Home Inspection for House Owners

Tips from a professional home inspector that you should keep in mind

Michael Phan is a professional home inspector who founded Viet Home Inspection. Prior to opening his company, Michael spent more than 20 years as a designer, residential project manager and general contractor. For more information go to viethomeinspection.com.
Images courtesy of Michael Phan

What is a home inspection?

A home inspection is similar to a family doctor’s general examination. It provides information about the status of the house, such as roof, structure, exterior, electric, heating system, air conditioning, water supply and drainage systems, and insulation. If the home inspector suspects a bad situation, such as a potentially dangerous or costly issue that prohibits further examination, the work is transferred to a specialist. After that, the home inspector writes a report that customers can use it for other purposes, such as deciding whether to buy that house or not, to negotiate the price with the sellers or to fix the problems before selling.

A home inspection can also be described as:

  • A field performance review
  • An evaluation of the physical condition of the home
  • A visual inspection of readily accessible installed components
  • Non-destructive and non-invasive
  • A sampling inspection

When do you need help from a home inspector?

Depending on the needs of customers, the role of a home inspector varies. For homebuyers, the inspector finds problems in the house that they are about to buy. This could be leaking water in the basement bathroom, or problems inside the walls and ceilings that are camoflaged with paint. With this information, buyers can estimate additional costs that will be incurred and renegotiate the price with the seller.

For sellers, the home inspector can pinpoint the house’s problems so they can decide to fix them or not before putting the house on the market. An inspection allows a seller to post detailed and accurate information about the house’s condition and avoid wasting time for both seller and buyer.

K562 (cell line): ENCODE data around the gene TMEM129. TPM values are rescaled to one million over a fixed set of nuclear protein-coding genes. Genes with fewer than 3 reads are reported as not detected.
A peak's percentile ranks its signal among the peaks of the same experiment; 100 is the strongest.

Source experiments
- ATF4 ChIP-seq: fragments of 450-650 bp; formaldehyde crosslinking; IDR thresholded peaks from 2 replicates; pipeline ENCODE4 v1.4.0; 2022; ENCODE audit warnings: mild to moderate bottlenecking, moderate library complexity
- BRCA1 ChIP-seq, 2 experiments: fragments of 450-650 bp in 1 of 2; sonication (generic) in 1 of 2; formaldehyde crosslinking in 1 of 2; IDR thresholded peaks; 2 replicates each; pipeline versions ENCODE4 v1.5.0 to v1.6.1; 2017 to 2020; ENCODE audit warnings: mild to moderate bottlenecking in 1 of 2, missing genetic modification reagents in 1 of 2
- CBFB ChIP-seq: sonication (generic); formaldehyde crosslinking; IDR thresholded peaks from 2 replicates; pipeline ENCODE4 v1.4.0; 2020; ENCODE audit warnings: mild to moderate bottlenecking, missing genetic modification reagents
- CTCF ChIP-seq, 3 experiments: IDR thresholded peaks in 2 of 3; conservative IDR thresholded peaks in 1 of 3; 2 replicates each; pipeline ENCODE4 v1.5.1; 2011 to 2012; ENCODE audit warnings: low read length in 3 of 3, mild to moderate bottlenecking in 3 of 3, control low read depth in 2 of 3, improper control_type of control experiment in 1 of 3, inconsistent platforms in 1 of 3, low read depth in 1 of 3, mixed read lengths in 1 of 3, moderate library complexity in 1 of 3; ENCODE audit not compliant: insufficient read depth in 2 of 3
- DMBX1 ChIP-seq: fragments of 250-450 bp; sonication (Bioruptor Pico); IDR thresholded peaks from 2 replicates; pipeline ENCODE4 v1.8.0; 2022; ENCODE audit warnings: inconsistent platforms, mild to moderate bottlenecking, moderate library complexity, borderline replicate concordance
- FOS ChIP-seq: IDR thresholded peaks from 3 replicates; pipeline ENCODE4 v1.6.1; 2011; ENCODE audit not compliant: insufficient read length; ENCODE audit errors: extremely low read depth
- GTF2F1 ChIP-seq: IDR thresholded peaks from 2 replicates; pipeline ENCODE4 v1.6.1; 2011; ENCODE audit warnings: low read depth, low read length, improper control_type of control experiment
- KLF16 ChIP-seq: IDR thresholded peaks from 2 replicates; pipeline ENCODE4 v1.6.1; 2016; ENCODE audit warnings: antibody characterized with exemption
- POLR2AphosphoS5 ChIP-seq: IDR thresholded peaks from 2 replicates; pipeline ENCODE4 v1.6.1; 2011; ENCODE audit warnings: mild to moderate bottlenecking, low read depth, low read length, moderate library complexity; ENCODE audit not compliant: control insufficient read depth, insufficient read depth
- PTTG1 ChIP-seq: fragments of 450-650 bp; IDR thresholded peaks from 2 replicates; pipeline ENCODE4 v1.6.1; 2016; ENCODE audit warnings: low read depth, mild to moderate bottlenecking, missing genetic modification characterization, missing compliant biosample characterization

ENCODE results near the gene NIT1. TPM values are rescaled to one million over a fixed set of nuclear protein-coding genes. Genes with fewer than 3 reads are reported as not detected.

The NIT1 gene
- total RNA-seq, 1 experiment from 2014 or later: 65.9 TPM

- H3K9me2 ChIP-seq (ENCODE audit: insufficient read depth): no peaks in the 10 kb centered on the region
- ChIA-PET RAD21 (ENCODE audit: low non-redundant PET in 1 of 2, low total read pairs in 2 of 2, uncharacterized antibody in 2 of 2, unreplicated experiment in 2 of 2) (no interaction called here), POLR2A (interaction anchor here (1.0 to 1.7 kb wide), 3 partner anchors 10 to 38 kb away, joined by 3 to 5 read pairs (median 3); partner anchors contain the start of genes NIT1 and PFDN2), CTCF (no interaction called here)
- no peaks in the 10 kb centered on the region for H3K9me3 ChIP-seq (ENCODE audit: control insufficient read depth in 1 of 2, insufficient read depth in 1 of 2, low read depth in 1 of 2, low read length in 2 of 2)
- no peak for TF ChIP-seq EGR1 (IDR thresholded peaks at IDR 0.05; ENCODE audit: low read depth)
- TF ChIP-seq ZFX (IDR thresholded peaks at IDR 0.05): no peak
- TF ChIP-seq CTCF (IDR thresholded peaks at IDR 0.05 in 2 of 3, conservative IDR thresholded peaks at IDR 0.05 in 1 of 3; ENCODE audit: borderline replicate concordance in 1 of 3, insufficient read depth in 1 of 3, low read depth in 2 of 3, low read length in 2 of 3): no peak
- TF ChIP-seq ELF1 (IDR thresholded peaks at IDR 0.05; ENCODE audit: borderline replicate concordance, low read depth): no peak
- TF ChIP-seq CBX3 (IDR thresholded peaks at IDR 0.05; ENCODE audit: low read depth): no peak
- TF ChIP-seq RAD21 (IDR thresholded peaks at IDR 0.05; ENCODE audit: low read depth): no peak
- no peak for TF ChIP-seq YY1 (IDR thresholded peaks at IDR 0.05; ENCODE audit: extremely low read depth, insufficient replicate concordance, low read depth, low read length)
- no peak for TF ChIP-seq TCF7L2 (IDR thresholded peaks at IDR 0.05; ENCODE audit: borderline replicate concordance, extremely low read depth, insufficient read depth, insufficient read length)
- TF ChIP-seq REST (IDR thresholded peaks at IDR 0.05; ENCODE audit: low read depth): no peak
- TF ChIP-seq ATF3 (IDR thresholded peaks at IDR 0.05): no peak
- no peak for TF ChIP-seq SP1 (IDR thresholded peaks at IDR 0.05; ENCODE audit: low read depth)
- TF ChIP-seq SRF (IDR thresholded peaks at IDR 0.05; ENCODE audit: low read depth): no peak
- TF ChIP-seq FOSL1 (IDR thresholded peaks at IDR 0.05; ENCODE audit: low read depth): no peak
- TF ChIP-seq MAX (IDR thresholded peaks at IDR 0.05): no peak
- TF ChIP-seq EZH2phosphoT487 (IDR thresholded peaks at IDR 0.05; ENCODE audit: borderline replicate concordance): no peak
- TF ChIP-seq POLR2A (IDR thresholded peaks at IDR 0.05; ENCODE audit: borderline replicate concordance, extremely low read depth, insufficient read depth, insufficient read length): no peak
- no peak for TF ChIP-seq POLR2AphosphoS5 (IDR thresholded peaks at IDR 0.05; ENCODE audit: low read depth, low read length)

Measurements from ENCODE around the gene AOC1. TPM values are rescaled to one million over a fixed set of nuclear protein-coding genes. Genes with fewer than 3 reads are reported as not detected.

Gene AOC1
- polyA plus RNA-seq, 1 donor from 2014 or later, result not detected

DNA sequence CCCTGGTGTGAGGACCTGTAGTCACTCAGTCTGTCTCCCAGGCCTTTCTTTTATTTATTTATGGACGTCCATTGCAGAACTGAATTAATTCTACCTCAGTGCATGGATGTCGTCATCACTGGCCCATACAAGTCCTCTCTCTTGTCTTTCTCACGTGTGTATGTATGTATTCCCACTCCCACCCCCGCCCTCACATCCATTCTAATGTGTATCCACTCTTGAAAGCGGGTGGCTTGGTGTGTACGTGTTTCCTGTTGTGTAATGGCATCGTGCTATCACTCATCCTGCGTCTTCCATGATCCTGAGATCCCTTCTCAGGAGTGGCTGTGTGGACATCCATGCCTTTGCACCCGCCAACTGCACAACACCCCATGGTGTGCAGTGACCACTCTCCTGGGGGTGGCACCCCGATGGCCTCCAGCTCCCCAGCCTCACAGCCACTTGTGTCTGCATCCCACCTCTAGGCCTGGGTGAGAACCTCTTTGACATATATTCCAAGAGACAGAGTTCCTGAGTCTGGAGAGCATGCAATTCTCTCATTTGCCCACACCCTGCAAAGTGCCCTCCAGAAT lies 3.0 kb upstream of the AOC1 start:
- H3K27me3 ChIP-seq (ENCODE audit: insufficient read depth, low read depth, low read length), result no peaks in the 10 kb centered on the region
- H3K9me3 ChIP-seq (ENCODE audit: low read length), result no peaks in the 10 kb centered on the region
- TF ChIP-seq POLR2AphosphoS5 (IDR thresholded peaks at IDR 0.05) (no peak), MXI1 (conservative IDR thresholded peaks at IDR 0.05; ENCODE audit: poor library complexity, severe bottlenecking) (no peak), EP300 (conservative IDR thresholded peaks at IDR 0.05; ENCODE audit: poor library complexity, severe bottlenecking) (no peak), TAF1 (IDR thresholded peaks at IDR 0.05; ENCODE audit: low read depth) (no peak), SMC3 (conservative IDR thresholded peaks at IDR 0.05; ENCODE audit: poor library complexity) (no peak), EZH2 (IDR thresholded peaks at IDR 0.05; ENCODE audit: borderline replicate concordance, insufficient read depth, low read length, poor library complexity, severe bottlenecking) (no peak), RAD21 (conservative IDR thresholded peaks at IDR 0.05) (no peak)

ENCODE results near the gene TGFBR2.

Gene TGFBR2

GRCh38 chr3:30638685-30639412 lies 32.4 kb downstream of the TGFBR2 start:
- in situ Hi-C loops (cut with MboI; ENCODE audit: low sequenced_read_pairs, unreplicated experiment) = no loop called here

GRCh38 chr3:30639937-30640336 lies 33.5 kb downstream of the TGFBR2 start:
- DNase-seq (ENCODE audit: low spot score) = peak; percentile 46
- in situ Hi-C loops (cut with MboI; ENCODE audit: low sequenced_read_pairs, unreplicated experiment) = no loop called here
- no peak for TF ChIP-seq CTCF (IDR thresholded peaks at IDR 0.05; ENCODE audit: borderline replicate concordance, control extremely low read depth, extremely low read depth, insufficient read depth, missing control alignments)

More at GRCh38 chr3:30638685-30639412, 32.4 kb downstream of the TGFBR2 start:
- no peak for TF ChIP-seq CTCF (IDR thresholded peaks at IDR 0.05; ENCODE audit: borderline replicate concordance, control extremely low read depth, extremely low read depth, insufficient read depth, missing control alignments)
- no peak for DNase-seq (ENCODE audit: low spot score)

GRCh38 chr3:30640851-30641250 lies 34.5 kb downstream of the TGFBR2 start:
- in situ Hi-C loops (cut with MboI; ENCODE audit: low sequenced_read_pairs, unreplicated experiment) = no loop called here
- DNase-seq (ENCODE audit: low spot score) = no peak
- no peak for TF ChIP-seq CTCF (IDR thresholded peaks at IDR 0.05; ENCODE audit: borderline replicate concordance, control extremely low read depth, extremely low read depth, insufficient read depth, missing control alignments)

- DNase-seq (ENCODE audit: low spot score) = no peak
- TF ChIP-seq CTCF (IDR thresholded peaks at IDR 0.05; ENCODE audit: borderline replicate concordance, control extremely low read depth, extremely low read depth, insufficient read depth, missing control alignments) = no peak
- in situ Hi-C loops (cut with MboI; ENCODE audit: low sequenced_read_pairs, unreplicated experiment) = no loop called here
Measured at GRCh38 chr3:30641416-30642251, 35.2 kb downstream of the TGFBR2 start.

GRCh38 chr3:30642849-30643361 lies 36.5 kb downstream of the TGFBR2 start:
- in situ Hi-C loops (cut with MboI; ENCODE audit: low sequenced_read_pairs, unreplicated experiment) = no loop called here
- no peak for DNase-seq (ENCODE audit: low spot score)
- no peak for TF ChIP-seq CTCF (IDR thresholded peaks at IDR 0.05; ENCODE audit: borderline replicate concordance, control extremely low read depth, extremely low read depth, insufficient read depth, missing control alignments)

An important point is whether the home inspector can provide sufficiently detailed and trustworthy information.

How do you judge the quality of a home inspector?

  • Recommendation: A home inspector who is an accredited member of a credible association or recommended from former customers.
  • Experience: It takes several years to master this job. How much time have they invested? Home inspectors who have a professional background related to housing, engeneering or another technical field is a plus.
  • No conflicts of interest: If, after checking the house, the inspector should not offer to repair the customer’s house, or sell them equipment. A home inspector is only responsible for pointing out the condition of the house, and detecting errors and issues.
  • Analyzing ability: A skilled inspector is responsible for not only identifying dangerous, costly problems, but also explaining drawbacks, estimating the repair time of that situation, and pointing out solutions, including the level of urgency, priority and cost estimates.

Normally we will see two types of reports. The first type is a checklist of problems. This form is often difficult for the reader to understand if there is no further oral explanation. It does not mean that this kind of service is not good. This report type is cheaper because it can be completed quickly and is good for customers who are familiar with home repairs. The second is a report with photos of the faults, along with images that show the right conditions for those areas. This helps the reader compare the differences and gives customers a clear picture so they can understand ​the problems more easily. This report is more detailed and takes longer to complete, so prices are higher.

What are some common problems?
Do you have some suggestions for readers?

Depending on location, age of the house, and the owners’ purpose for the building, the house will have various problems. For example, when renovating basement, it is usually a lack of ventilation for the furnace room, three-ways-light for the staircase, and unbalanced heat or using materials that have are not up to code and can easily cause fire such as attatching a vent pipe for dryers. Old houses usually lack electrical safety, have problems with building material recall, or have evironmental isues with materials such as asbestos. Depending on the house there will be different issues.

The warm season is better for checking roofs, lot grading, A/C systems, and foundation leakage. In the cold, it is better to check heating systems.

No matter what, it is a good idea to get a home inspection.

This post is also available in: Tiếng Việt

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